Another innovation was the creation of algorithms to allow a complete, high-precision scan of rough diamonds resulting in an accurate 3D model of the stone. Building on that input, specialists can navigate through the characteristics and constraints of each rough stone. They may then use the algorithm to optimize the quantity and quality of the finished stones that may be won from those rough stones. Thanks to this innovation, the optimal polishing of diamonds can now be guided by X-ray CT technology 10 times more accurately.
And then there is the scanning of deformable materials. Today, using scanning technology to analyze the behavior of complex materials during a deformation (e.g. PU foam that is being subjected to pressure) is a slow process that requires a lot of computing power while still missing out on valuable information. The MetroCT project allows a big leap forward in this domain with advanced algorithms that can rapidly quantify and interpret these dynamics in an industrial setting. As a results, experts can now more easily draw conclusions and come to completely new insights on the behavior of these complex materials.
Implementing results and next steps
With the results of the project available, the project partners can now further innovate their operations.
Diamcad, for example, needs a precise picture of rough diamonds to allow for accurate polishing. With the improved scanning, it can now take into account both the exterior and the interior of a stone in a single step. This allows Diamcad’s specialists to better analyze the rough diamond and all its imperfections and extract the highest value. The new algorithms make Diamcad probably the only company in the world with such powerful scanning abilities, giving it a clear competitive advantage. The company is now considering a follow-up research track with imec’s scientists at the University of Antwerp.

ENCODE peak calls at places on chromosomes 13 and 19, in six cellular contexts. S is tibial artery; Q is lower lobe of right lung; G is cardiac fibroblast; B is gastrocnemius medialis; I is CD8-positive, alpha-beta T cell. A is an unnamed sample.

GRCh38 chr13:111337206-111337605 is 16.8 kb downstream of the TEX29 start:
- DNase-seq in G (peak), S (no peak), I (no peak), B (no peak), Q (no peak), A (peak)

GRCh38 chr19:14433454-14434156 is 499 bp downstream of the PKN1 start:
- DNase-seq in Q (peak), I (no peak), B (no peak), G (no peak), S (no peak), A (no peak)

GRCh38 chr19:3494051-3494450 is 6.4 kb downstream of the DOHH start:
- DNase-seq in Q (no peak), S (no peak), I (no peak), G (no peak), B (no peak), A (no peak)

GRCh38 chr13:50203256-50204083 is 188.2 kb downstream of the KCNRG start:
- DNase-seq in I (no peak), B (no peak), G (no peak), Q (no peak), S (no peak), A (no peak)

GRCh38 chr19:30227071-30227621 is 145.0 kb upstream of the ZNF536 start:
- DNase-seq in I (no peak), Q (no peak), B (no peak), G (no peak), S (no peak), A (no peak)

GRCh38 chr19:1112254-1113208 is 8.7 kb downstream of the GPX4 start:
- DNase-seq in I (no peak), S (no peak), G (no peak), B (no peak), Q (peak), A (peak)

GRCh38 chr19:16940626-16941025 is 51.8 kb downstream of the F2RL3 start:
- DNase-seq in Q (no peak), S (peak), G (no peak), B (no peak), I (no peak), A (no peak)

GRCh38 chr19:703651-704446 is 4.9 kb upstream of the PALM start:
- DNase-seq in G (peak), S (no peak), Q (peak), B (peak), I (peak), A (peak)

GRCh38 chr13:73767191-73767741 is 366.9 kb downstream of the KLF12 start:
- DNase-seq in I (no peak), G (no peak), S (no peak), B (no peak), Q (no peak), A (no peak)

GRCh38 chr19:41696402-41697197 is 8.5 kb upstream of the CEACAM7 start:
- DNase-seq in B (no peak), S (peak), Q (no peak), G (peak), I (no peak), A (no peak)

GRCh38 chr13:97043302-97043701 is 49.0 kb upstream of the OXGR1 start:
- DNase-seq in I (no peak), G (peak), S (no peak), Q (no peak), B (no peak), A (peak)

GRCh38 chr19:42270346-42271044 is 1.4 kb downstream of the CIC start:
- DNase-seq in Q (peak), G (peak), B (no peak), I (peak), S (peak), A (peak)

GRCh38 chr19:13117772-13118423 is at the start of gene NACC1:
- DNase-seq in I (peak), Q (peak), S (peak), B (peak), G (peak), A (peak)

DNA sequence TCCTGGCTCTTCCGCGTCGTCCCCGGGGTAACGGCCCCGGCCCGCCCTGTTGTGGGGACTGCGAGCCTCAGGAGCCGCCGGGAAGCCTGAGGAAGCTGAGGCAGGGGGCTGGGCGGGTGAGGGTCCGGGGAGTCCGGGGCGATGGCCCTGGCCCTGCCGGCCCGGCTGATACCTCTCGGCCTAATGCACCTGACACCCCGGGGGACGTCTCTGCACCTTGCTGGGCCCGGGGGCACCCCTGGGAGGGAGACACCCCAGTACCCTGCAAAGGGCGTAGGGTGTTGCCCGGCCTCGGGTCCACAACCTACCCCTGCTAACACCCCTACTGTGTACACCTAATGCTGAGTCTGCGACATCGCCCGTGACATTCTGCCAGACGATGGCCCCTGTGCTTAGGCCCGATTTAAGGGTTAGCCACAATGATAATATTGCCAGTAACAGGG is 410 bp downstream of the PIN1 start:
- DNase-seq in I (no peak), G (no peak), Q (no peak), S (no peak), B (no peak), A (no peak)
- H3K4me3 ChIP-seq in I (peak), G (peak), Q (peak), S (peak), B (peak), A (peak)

Industrial partner Huntsman acquired important insights on the use of X-ray CT technology for their business. More in particular, they learned how to overcome some of the hardware limitations they were originally confronted with, by means of the new advanced algorithms. Encouraged by these advances and the potential of X-ray CT technology for their business, they acquired a new CT scanner during the project to further explore this potential. And like Diamcad, they are looking into possible follow-up research with imec’s scientists.
Finally, Inside Matters is investigating how the MetroCT use-cases, and the underlying algorithms, can be extended to other domains – from medical devices, to food and crops, and even the construction industry.
If you are interested as well in getting access to the technology that has been developed by the imec – University of Antwerp researchers, feel free to get in touch with Stan De Vocht at Stan.DeVocht@imec.be
What are imec.icon projects?
Imec.icon projects are agile and demand-driven research projects, leveraging the combined expertise of academia and industry partners. They typically have a duration of two years, yet quickly adapt to the rapidly-evolving digital landscape. The project partners intend to use the project results in their products or services. Apart from the contribution of the project partners, the MetroCT project was co-funded by iMinds (now imec), with project support from Flanders Innovation & Entrepreneurship.